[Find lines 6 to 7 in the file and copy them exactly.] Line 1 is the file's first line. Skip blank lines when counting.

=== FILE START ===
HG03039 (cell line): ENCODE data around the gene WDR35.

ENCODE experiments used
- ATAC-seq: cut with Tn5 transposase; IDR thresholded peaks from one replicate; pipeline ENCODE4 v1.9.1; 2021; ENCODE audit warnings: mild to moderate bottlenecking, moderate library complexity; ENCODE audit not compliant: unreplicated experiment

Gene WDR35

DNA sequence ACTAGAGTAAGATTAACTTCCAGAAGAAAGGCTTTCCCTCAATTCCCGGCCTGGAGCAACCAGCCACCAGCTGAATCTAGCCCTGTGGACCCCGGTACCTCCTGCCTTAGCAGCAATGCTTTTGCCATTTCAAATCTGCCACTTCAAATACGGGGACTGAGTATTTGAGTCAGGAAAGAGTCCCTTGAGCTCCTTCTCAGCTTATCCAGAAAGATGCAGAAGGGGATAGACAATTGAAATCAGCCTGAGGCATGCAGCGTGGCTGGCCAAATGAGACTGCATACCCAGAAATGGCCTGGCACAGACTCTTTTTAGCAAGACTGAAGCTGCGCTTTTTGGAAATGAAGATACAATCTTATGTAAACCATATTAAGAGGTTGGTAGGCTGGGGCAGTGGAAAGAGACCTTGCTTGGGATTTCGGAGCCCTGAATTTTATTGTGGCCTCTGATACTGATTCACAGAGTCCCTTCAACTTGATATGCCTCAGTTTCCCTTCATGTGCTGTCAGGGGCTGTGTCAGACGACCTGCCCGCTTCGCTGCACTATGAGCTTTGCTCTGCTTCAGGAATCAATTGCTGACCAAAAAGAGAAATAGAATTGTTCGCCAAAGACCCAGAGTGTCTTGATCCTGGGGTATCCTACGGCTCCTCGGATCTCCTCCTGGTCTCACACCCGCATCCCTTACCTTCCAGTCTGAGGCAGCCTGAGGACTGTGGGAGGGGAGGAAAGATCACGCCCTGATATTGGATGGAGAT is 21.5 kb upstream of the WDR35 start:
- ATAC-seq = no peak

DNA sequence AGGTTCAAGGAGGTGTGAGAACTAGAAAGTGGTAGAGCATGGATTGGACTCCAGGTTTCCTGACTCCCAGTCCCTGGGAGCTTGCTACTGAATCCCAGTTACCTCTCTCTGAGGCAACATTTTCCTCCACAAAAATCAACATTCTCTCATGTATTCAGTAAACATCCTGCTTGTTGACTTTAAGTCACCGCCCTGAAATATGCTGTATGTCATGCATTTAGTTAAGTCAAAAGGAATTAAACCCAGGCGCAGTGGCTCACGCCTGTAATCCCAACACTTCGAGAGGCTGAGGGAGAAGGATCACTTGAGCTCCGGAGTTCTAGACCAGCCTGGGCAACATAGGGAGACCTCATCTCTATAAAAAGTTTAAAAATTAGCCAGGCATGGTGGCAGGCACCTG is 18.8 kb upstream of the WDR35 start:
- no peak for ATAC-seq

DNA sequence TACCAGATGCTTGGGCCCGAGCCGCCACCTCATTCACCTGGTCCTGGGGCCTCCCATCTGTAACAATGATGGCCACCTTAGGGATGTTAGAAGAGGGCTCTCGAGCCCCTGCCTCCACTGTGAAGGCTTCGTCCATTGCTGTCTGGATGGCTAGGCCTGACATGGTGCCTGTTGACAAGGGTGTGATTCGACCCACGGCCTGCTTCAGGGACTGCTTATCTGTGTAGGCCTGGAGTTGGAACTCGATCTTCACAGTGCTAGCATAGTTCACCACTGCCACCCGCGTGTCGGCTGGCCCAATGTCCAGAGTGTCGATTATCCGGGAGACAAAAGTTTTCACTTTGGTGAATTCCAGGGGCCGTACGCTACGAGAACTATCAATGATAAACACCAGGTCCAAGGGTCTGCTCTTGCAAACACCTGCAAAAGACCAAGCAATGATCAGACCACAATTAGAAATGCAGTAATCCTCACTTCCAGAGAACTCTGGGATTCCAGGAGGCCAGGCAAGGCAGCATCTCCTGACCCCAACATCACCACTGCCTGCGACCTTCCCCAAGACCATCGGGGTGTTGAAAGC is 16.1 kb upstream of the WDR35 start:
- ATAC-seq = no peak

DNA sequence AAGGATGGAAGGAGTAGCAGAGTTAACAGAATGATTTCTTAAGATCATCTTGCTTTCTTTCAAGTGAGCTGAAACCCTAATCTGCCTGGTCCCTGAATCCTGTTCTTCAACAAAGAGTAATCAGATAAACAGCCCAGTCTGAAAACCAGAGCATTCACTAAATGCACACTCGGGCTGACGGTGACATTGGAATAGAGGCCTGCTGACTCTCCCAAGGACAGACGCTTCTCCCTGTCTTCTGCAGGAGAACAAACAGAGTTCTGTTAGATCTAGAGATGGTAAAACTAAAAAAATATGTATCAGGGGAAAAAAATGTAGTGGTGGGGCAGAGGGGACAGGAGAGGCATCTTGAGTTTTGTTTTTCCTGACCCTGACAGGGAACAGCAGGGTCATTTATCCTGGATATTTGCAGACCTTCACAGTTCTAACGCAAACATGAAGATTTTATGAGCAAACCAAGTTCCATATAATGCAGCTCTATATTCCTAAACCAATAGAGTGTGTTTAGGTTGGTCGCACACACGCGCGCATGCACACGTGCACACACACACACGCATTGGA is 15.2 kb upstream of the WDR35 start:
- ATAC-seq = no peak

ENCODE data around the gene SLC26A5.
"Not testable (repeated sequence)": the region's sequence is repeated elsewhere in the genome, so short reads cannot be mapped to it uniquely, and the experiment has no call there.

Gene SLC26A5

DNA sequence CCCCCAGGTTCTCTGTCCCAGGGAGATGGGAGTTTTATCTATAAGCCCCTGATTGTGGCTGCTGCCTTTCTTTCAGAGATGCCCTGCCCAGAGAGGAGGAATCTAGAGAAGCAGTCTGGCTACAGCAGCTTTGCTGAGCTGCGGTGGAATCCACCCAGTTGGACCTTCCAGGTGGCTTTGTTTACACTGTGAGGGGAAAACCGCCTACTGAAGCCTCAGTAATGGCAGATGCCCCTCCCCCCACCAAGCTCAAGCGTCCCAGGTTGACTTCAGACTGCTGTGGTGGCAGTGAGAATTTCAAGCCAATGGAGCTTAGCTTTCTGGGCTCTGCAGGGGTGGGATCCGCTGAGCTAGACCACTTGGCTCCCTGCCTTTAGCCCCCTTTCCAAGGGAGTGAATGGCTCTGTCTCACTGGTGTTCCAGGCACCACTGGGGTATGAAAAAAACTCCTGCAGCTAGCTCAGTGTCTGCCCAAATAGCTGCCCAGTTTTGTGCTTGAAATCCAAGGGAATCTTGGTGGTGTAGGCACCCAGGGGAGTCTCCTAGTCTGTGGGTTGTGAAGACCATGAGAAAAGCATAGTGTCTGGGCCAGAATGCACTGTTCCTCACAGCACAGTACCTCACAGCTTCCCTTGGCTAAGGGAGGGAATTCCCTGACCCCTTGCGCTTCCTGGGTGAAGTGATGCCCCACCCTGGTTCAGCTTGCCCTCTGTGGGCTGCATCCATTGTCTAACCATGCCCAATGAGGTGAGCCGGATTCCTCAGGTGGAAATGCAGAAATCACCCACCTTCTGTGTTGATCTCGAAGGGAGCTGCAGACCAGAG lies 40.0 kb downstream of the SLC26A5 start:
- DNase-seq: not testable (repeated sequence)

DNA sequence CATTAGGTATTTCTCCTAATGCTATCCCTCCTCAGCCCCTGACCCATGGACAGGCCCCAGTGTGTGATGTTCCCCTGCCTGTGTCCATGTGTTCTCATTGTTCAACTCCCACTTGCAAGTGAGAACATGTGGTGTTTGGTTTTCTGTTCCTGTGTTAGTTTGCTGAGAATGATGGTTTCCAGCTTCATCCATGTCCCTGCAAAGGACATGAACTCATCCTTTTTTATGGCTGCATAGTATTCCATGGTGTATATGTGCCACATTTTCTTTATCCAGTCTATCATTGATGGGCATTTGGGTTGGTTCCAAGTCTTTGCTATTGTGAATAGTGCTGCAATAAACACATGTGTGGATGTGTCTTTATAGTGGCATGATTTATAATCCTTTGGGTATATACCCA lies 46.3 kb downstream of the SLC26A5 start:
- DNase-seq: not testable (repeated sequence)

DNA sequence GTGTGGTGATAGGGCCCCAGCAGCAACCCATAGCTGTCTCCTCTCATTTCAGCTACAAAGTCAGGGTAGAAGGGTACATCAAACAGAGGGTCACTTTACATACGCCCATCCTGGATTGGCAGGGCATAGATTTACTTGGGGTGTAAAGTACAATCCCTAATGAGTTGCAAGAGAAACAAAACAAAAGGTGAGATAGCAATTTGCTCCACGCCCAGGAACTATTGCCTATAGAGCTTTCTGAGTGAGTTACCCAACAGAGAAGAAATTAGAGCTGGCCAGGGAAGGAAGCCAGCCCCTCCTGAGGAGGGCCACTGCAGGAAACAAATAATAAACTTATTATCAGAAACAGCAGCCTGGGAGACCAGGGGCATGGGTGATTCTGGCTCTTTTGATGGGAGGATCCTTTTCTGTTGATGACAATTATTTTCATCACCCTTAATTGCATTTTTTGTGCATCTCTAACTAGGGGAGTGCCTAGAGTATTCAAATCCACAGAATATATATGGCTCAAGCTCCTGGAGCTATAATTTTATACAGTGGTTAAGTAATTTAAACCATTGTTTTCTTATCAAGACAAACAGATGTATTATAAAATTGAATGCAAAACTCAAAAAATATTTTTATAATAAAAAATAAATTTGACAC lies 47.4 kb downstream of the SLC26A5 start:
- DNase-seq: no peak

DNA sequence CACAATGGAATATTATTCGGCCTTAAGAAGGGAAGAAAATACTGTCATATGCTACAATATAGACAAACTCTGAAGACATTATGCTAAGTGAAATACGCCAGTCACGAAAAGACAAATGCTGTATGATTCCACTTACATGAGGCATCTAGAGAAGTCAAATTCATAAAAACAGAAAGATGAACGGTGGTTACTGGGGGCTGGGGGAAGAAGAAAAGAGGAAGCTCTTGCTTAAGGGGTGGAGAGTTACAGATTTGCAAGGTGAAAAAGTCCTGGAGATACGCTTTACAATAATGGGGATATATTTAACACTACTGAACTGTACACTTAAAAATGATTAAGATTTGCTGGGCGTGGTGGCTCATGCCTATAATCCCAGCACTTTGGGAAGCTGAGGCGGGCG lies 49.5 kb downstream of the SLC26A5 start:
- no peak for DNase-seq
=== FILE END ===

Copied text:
- ATAC-seq = no peak

DNA sequence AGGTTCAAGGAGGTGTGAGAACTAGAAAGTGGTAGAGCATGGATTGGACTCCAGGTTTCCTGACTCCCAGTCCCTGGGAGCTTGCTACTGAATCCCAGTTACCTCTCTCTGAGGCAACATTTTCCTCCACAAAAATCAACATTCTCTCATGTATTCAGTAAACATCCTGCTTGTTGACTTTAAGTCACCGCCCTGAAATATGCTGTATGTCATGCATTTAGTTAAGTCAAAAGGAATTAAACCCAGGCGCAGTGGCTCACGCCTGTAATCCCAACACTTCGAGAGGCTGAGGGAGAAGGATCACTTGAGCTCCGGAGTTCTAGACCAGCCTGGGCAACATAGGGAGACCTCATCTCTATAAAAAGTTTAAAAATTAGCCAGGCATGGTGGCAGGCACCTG is 18.8 kb upstream of the WDR35 start: